(Whole Brain MS) Macromolecular Imaging of White and Gray Matter Pathology in Multiple Sclerosis

The PI of this project was:

This project was funded by: NIH

The term of this project was: April 2021 to June 2022

The number of subjects scanned during this project was: 75

MRI is a vital component of MS work-up, providing noninvasive evidence of MS lesions on T1/T2-weighted images, detecting active inflammatory lesions, and measuring brain atrophy to assess neurodegeneration. Consequently, largely owing to the location of MRI-visible lesions, MS has long been considered a white matter (WM) disease. Recent years of post-mortem and ultra-high field MRI research, however, have generated strong evidence of significant and complicated gray matter (GM) involvement in MS, resulting in the reclassification of MS as a whole-brain disease. Similar to WM, a primary target of MS pathology in GM is myelin (~50%/~15% of WM/GM dry weight, respectively), the protective sheath insulating the penetrating axons within GM and extending brain connectivity all the way to the neuronal bodies. Demyelination in GM occurs independently from WM and may begin several years earlier in the course of disease than in WM. GM demyelination diminishes information-processing capacity necessary to develop and maintain cognitive functions. GM pathology is likely responsible for much of the disability, particularly for the cognitive decline seen in up to 65% of MS patients. Consistent with the above findings for GM disease, cognitive impairment may occur early in the disease11 and may be predictive of conversion from clinically isolated syndrome (CIS) to clinically definite MS. Thus, studying associations between imaging measures of GM disease and cognitive performance can establish GM-based imaging correlates predicting the disease course and accurately assessing treatment results.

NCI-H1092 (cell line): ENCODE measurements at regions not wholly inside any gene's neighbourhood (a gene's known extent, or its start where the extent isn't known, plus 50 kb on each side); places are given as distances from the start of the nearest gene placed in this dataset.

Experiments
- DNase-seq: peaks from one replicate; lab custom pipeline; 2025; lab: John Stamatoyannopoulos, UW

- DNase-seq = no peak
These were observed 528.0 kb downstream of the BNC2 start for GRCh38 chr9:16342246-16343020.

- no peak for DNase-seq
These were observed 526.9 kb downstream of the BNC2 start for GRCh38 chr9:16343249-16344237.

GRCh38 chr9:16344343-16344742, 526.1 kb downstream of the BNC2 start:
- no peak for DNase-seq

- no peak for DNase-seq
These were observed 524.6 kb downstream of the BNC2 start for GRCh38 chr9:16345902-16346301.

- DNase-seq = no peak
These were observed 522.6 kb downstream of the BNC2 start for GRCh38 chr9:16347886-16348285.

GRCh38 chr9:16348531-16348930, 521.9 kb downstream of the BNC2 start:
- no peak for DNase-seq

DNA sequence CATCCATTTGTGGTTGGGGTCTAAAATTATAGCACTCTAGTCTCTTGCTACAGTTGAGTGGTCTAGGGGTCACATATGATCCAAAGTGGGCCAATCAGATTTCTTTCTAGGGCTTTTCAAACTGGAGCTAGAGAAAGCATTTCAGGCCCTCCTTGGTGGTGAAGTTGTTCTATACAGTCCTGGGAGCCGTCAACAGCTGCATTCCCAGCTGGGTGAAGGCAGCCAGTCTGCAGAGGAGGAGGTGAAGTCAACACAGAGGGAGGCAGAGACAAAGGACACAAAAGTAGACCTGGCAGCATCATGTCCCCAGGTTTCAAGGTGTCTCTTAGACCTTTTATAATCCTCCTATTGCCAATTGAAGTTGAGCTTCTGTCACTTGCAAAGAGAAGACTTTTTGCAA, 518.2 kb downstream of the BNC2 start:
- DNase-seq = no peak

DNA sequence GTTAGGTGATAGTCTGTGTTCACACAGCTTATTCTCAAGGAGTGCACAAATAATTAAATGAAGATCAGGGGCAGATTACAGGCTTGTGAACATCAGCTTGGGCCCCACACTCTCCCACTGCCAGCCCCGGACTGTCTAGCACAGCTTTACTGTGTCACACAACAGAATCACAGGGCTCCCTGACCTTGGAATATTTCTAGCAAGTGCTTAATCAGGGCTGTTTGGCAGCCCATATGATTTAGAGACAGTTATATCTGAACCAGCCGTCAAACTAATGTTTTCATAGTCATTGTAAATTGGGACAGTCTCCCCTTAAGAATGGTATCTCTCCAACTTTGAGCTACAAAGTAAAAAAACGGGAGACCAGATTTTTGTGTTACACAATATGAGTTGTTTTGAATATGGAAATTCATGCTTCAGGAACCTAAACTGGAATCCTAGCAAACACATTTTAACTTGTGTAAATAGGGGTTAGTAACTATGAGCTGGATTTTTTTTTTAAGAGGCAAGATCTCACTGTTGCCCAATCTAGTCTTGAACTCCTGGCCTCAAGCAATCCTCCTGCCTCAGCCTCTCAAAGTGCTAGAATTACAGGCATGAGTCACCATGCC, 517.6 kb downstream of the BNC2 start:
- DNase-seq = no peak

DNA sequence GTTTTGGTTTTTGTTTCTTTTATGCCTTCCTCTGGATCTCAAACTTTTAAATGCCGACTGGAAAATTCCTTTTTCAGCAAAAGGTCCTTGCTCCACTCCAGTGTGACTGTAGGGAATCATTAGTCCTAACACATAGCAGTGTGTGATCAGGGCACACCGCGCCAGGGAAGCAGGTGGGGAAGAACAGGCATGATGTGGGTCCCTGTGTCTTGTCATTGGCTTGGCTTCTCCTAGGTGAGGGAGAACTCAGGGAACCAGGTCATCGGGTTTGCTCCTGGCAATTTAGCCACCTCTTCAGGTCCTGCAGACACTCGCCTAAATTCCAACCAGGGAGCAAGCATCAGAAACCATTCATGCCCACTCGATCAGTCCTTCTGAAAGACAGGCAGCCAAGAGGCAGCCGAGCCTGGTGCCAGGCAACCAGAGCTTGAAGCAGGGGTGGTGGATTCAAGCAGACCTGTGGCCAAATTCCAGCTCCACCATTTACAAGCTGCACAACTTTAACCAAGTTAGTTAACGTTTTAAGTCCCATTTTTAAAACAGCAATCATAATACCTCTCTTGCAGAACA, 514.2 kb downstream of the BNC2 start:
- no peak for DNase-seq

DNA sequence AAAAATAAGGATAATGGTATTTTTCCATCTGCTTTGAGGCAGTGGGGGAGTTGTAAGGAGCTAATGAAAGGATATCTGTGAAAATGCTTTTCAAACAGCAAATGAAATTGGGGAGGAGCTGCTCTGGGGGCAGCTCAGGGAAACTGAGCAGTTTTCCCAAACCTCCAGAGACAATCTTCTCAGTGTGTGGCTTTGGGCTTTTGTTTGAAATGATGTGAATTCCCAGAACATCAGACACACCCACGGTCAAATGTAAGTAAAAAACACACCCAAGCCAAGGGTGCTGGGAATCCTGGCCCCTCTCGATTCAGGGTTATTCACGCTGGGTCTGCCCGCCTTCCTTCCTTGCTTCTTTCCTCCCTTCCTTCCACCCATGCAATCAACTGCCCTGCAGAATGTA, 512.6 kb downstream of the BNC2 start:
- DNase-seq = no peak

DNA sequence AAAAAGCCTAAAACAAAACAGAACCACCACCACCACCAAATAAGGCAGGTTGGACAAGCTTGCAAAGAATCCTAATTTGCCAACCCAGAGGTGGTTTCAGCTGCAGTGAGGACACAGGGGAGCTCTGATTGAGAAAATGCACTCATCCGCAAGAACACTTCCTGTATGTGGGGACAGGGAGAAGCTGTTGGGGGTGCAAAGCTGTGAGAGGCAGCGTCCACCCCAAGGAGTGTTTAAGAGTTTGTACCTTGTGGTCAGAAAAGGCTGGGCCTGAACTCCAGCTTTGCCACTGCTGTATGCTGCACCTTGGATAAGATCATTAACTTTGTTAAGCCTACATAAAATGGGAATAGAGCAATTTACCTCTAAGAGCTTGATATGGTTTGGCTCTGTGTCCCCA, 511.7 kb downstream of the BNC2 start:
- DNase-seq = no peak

The primary aim of this project is to determine whether our new macromolecular measures optimized for whole brain (GM+WM) imaging predict neurocognitive impairment in MS patients. We will apply them along with existing imaging measures in a series of MS subjects and healthy controls to determine whether the novel methods will yield estimates of whole-brain MS disease burden that predict cognitive impairment more accurately. The successful clinical validation of the new markers will show that it provides more relevant measures of GM+WM disease associated with cognitive deficits than conventional MRI. The availability of such objective, imaging-based measures may fundamentally change the evaluation of cognitive performance. Thus, this study may realign the capabilities of MRI with the demands for biomarkers generated by our most current understanding of MS as a “whole-brain" disease.